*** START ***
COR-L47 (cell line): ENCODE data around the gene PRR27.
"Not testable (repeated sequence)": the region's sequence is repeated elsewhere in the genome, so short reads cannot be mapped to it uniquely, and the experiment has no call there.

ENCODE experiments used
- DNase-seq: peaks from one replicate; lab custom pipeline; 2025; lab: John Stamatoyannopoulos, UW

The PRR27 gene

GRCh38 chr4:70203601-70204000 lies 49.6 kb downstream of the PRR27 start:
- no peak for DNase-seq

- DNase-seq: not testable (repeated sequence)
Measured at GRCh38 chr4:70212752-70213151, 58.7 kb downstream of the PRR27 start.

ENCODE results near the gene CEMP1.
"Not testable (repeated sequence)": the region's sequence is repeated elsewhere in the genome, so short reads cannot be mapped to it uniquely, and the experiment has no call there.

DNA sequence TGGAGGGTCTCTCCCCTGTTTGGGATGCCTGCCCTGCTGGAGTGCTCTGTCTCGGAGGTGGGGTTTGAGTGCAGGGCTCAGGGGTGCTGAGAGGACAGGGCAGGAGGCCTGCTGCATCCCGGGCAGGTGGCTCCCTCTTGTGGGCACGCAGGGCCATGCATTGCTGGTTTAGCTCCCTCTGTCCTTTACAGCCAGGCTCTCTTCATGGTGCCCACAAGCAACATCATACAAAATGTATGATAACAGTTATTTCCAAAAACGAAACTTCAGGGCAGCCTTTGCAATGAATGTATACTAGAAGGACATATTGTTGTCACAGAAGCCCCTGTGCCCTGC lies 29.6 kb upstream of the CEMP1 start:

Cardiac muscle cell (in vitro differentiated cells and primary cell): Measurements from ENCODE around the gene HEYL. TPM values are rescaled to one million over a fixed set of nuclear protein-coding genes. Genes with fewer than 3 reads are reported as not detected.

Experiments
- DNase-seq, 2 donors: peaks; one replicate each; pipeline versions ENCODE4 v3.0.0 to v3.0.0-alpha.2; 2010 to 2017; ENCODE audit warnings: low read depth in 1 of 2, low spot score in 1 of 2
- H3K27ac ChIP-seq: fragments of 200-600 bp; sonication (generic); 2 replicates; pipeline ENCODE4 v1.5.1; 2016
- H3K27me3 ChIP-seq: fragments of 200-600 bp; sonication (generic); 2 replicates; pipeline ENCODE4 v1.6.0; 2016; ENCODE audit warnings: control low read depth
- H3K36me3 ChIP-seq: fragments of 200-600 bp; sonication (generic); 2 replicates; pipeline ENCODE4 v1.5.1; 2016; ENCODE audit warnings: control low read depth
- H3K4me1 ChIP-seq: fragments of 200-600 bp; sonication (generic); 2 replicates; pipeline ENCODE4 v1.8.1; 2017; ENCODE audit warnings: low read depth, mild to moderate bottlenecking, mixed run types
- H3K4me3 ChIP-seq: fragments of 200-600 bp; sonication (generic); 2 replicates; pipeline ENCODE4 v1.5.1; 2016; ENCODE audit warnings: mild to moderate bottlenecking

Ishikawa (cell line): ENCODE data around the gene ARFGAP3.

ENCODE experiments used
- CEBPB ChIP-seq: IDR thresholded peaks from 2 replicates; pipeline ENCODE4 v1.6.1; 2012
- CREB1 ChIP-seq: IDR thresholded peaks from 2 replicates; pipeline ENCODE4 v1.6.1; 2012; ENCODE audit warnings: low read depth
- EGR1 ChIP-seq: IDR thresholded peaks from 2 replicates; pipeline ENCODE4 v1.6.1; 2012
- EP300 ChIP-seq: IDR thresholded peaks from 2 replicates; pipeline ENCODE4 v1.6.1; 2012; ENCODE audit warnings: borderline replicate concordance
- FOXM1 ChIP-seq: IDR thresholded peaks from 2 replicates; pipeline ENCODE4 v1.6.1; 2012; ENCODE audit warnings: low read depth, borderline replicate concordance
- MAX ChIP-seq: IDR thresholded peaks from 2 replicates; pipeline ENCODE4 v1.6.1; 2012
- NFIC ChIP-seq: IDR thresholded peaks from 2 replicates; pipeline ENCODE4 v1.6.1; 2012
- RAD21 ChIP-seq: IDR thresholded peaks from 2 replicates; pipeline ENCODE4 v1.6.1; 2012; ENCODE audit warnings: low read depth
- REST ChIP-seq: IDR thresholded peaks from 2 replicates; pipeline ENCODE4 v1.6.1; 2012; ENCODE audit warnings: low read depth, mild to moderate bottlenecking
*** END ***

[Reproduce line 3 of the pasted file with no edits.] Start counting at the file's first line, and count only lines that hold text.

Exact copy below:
ENCODE experiments used